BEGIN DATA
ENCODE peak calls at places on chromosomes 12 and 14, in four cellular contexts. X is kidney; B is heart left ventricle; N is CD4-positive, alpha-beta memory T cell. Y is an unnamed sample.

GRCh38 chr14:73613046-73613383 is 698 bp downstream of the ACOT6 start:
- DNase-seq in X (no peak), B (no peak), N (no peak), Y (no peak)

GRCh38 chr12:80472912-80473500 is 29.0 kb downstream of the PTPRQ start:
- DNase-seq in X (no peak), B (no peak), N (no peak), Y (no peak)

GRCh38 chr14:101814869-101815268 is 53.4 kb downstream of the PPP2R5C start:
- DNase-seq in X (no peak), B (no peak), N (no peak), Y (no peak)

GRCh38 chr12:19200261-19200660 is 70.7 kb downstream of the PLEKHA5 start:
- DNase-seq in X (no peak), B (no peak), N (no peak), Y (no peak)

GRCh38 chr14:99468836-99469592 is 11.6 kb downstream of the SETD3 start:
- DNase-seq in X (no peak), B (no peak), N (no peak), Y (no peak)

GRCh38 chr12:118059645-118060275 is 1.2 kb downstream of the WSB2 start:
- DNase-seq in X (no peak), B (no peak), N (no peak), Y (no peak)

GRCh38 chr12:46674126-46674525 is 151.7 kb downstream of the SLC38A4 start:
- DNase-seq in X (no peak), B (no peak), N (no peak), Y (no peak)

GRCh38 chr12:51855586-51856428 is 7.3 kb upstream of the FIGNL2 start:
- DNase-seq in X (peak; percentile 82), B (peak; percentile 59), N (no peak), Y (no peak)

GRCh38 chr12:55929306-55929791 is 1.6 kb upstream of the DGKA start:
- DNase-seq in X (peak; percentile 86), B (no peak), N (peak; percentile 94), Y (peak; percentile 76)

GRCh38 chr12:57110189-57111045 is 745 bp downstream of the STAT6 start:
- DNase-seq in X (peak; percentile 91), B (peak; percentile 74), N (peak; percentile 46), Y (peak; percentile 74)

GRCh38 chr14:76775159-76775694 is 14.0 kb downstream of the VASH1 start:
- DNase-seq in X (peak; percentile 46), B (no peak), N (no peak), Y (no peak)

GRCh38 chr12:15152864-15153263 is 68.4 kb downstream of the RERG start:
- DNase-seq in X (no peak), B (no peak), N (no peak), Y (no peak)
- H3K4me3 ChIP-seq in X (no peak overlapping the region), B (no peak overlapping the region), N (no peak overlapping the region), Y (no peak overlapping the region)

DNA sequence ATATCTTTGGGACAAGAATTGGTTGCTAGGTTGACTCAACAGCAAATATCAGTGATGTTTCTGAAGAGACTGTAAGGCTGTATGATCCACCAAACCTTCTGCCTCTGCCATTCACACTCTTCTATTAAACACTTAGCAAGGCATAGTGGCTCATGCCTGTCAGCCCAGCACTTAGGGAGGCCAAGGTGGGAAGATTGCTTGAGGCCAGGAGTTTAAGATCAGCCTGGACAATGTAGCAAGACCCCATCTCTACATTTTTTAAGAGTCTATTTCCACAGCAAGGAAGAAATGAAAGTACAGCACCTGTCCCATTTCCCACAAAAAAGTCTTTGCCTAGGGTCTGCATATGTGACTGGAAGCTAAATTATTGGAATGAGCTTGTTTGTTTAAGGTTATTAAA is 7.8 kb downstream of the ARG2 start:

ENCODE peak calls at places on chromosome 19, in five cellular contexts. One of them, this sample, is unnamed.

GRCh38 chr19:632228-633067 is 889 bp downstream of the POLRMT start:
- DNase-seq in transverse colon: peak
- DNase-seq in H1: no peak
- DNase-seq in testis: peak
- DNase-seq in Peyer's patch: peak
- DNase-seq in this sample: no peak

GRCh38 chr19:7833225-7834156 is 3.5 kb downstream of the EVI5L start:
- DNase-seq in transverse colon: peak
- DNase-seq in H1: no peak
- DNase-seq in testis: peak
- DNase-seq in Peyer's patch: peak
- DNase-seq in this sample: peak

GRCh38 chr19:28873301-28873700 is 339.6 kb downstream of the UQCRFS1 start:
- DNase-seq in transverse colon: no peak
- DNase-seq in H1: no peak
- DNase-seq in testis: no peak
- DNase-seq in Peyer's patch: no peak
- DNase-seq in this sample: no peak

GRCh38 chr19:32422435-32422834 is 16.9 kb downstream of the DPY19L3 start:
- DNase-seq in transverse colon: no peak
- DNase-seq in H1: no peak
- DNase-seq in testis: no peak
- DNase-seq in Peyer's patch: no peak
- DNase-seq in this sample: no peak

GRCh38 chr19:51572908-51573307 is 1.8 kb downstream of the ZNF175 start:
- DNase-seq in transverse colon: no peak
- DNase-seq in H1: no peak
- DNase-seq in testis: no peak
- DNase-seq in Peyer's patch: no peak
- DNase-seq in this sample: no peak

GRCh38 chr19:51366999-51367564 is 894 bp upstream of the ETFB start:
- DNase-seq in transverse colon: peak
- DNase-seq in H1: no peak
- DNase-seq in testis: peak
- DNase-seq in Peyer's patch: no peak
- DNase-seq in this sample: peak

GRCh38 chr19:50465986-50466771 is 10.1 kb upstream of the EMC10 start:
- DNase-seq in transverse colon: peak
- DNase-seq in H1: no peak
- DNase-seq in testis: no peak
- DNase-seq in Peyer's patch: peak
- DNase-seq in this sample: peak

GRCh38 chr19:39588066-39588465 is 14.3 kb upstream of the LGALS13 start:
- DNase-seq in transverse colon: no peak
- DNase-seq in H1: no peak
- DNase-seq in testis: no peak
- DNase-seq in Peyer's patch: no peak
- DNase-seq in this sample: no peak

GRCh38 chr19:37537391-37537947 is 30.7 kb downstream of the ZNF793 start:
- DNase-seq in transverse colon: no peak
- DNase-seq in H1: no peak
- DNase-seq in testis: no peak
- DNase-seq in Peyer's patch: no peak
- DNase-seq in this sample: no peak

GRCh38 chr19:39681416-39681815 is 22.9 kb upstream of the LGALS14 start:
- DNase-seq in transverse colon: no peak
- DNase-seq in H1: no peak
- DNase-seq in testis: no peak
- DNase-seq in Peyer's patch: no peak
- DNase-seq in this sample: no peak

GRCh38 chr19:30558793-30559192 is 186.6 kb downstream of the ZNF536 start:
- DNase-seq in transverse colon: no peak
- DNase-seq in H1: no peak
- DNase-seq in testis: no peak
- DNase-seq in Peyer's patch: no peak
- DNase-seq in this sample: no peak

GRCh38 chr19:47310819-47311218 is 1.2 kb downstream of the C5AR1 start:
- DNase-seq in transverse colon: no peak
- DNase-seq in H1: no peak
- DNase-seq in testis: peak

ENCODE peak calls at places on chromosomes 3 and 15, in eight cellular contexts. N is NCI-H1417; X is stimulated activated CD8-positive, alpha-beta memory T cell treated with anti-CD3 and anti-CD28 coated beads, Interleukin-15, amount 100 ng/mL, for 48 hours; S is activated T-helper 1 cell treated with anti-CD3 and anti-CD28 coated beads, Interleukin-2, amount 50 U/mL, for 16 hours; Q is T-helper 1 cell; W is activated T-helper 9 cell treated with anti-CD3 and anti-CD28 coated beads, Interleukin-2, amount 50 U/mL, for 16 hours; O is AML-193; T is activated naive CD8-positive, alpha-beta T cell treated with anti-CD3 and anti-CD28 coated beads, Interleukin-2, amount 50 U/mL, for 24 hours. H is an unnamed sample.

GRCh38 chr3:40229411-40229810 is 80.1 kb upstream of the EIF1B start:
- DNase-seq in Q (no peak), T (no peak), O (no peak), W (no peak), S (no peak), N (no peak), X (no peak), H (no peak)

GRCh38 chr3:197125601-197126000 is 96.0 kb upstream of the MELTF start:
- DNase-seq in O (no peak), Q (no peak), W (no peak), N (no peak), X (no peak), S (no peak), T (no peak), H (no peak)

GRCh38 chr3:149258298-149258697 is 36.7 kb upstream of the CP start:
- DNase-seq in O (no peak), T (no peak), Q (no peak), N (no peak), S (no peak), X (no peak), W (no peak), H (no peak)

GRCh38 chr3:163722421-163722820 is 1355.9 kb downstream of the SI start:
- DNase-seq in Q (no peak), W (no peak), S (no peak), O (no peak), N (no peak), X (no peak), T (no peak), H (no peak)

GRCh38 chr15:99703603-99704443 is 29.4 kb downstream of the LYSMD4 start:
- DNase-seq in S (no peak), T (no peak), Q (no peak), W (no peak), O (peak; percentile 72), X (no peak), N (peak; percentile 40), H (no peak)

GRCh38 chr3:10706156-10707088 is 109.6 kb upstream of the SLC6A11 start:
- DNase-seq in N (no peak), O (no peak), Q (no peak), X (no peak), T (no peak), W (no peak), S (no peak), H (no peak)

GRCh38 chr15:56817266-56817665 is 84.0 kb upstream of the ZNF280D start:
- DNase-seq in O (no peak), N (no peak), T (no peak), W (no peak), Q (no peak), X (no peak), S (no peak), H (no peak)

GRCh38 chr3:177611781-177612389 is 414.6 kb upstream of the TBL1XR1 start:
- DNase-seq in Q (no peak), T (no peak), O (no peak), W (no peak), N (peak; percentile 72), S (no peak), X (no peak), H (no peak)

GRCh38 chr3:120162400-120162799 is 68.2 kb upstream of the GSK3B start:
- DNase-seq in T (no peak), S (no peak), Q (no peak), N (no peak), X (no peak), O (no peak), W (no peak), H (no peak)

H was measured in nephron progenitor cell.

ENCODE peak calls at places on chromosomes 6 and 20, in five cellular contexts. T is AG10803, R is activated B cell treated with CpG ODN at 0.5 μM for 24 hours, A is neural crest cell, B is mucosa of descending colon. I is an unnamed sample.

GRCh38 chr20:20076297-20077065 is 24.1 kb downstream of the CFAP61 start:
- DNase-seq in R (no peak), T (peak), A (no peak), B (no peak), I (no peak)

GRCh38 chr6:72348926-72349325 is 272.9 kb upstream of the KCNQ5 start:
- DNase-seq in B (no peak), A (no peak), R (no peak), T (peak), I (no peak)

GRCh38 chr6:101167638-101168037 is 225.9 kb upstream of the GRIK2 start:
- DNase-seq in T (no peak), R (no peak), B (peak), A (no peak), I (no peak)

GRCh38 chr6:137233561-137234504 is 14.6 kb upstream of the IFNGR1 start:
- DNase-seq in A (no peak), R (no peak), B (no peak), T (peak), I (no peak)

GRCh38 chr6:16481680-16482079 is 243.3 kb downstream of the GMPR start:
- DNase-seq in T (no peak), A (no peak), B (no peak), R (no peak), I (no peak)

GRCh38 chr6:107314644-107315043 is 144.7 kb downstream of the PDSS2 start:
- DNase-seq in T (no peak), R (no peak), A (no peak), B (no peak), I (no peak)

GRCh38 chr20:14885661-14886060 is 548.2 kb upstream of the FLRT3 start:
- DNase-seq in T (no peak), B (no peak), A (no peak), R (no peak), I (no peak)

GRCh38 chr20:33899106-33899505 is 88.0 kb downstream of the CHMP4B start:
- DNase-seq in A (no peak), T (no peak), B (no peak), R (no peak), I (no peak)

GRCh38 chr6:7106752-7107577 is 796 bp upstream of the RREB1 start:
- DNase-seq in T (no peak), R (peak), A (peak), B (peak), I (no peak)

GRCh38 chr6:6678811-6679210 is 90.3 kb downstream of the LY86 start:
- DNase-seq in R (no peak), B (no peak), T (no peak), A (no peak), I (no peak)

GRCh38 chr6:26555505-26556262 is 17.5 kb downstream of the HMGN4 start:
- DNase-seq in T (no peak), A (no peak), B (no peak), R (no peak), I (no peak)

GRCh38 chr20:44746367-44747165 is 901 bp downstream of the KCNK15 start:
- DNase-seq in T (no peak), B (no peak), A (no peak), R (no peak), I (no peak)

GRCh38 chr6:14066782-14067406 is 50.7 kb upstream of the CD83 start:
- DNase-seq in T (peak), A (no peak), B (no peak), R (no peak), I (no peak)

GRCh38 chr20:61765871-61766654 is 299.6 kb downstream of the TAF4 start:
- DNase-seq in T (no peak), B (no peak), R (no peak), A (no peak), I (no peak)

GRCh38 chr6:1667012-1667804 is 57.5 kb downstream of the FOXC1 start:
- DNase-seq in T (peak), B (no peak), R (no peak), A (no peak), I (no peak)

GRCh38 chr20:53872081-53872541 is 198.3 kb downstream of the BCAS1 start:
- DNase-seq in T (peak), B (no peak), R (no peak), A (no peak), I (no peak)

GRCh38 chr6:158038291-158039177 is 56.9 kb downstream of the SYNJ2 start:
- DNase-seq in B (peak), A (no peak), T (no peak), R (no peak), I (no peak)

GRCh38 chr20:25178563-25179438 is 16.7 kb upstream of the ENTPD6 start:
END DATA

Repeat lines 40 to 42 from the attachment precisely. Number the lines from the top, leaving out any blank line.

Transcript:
- DNase-seq in this sample: peak

GRCh38 chr19:28873301-28873700 is 339.6 kb downstream of the UQCRFS1 start:
- DNase-seq in transverse colon: no peak